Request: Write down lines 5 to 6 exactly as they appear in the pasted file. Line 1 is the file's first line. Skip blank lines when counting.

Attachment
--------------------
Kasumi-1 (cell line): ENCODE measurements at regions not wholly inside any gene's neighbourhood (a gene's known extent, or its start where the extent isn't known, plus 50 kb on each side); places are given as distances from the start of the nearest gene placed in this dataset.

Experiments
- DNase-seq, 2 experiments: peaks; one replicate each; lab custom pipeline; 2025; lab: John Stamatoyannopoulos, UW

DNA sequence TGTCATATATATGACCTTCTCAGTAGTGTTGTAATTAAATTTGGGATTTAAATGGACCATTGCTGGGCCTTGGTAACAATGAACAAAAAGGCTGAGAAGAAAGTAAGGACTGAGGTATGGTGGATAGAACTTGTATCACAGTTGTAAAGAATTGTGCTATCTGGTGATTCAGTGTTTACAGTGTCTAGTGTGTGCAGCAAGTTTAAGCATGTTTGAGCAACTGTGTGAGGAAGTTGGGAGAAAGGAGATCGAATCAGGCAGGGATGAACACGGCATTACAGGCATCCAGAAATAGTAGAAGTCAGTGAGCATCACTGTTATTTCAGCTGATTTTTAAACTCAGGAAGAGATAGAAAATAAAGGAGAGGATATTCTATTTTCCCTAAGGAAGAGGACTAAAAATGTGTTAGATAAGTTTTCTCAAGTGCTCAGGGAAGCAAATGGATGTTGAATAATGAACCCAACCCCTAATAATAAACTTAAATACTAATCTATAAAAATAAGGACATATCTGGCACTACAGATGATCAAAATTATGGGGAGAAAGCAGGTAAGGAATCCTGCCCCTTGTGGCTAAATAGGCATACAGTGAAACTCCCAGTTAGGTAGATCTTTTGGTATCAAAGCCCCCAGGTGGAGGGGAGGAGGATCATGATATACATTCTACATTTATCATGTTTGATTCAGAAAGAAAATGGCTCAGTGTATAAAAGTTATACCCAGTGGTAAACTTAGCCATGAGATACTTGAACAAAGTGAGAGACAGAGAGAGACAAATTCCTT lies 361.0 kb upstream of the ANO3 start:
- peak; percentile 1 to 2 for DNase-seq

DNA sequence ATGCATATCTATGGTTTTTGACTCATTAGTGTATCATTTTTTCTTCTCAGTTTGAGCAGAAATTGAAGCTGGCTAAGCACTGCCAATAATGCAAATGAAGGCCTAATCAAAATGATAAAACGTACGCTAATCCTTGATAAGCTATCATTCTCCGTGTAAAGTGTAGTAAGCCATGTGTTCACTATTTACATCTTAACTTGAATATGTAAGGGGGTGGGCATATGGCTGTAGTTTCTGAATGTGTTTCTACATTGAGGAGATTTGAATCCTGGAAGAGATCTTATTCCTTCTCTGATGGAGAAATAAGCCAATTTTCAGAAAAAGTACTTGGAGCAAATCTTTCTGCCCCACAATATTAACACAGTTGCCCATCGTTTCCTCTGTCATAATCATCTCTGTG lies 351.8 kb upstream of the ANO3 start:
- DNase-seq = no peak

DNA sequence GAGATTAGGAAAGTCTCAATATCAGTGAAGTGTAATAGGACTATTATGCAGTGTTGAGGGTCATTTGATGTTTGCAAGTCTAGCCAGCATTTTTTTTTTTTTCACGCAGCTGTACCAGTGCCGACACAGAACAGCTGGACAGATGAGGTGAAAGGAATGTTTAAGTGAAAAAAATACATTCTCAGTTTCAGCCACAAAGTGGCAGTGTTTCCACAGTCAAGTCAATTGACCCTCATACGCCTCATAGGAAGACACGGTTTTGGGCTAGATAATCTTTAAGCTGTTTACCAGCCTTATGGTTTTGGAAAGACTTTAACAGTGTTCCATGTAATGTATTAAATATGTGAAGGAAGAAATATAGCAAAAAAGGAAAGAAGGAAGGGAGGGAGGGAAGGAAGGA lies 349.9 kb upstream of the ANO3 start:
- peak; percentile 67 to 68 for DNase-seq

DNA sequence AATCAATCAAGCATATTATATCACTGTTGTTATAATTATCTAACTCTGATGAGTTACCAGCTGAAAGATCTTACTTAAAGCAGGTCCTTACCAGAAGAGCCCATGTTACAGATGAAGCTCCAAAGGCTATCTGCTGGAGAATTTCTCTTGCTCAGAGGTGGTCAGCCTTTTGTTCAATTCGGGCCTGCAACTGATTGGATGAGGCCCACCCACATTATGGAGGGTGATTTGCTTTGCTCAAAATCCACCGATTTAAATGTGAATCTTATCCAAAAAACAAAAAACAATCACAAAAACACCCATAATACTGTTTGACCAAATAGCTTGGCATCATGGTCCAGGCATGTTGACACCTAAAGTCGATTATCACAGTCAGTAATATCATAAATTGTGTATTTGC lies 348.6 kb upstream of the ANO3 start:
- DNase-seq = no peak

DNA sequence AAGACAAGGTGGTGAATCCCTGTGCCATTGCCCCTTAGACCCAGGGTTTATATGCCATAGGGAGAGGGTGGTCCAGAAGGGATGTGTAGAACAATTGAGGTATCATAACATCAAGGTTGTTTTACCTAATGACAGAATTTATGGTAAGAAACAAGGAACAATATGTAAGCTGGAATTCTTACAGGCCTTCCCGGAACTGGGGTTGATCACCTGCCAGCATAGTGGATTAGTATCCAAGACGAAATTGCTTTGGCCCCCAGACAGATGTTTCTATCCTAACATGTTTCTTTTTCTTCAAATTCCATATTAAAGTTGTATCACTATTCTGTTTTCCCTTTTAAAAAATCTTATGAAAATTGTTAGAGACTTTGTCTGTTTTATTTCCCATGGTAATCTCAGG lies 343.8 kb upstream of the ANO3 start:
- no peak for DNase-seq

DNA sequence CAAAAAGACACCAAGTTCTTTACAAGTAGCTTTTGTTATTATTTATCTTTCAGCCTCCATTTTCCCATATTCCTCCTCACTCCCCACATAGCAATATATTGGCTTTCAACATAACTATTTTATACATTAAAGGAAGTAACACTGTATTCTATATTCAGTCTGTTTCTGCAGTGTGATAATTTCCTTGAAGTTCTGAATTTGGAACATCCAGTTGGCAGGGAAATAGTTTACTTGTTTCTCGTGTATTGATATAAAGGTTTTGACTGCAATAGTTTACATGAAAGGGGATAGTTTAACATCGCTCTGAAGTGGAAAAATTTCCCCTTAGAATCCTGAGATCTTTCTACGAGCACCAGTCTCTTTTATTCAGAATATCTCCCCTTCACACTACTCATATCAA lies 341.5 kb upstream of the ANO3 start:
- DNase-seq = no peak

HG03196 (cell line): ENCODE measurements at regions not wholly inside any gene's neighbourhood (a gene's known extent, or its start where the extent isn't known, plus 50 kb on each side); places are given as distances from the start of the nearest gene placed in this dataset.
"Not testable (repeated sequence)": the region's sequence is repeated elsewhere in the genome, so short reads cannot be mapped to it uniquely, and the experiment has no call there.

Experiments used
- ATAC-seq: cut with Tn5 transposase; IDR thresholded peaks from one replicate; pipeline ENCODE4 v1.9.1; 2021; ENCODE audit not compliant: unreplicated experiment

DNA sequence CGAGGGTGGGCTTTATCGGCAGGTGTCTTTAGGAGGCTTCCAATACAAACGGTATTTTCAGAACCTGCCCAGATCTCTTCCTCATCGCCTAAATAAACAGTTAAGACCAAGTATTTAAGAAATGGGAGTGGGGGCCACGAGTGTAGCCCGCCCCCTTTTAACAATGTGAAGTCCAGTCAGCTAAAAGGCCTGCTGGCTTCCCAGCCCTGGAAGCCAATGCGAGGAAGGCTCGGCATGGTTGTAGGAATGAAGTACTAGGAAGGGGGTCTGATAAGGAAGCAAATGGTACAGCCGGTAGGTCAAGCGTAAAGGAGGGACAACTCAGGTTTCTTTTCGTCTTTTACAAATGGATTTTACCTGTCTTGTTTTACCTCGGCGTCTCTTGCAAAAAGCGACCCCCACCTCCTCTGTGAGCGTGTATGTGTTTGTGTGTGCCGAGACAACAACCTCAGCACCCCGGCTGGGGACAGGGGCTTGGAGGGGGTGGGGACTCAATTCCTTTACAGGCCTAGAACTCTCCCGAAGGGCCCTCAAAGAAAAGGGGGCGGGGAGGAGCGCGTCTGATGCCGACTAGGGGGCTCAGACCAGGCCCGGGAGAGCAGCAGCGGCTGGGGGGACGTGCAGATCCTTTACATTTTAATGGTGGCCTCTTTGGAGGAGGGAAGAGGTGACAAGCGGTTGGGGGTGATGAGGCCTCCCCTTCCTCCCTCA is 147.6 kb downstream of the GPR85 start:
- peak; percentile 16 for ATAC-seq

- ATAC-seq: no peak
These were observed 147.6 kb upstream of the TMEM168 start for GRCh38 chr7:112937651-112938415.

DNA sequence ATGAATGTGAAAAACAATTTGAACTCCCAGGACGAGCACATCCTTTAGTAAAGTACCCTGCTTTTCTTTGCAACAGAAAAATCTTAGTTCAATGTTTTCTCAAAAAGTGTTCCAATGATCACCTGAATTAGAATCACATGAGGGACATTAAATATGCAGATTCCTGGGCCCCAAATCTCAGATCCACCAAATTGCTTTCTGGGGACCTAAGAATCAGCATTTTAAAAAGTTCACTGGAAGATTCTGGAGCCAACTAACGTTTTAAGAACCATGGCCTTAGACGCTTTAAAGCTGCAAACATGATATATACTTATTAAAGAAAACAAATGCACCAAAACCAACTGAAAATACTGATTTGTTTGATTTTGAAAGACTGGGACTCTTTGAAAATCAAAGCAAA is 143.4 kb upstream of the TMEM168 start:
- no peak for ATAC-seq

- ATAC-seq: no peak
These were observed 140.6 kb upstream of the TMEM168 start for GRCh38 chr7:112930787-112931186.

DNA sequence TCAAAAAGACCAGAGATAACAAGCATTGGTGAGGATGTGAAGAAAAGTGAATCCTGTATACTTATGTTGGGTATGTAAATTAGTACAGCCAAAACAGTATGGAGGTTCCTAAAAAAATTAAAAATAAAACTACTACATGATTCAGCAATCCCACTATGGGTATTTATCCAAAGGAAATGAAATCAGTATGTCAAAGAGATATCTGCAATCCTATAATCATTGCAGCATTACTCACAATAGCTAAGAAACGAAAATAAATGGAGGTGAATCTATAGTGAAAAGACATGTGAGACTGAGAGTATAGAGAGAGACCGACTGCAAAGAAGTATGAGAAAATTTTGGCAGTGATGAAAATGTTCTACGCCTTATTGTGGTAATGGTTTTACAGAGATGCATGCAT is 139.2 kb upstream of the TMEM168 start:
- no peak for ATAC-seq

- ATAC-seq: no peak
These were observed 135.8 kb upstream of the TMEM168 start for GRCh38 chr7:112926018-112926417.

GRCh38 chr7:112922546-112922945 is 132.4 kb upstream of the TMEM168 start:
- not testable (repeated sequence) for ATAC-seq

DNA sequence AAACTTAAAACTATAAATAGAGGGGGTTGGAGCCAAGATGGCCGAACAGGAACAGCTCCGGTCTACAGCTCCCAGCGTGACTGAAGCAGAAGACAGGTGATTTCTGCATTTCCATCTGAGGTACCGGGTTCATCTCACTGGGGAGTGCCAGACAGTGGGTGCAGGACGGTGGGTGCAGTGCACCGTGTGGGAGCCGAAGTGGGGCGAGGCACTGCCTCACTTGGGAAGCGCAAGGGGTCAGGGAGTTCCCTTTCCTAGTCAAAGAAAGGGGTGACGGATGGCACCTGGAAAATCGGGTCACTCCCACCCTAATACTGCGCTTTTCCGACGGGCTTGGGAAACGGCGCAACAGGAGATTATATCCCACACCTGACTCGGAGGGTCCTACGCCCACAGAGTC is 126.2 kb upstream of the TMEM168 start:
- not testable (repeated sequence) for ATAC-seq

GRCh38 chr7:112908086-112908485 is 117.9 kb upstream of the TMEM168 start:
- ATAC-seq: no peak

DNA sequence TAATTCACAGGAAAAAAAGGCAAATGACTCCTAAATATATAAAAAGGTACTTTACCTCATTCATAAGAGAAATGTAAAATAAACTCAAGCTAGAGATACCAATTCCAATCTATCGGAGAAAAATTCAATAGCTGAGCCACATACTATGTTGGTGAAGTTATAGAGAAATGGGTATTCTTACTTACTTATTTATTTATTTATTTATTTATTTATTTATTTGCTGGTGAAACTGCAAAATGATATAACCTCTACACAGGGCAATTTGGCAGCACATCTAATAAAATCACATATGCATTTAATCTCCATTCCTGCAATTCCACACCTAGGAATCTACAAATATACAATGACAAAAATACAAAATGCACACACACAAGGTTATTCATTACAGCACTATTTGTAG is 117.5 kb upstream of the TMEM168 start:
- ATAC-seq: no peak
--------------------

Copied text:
- peak; percentile 1 to 2 for DNase-seq

DNA sequence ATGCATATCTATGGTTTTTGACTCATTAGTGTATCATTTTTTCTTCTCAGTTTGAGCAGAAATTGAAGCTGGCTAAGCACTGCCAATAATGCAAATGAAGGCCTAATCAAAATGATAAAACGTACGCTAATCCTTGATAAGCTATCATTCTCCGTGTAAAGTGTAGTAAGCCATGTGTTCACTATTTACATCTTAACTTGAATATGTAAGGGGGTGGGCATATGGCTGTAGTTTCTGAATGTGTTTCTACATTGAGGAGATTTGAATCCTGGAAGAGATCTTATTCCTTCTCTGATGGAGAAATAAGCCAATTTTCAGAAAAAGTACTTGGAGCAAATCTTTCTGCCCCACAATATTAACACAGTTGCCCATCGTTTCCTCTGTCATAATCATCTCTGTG lies 351.8 kb upstream of the ANO3 start: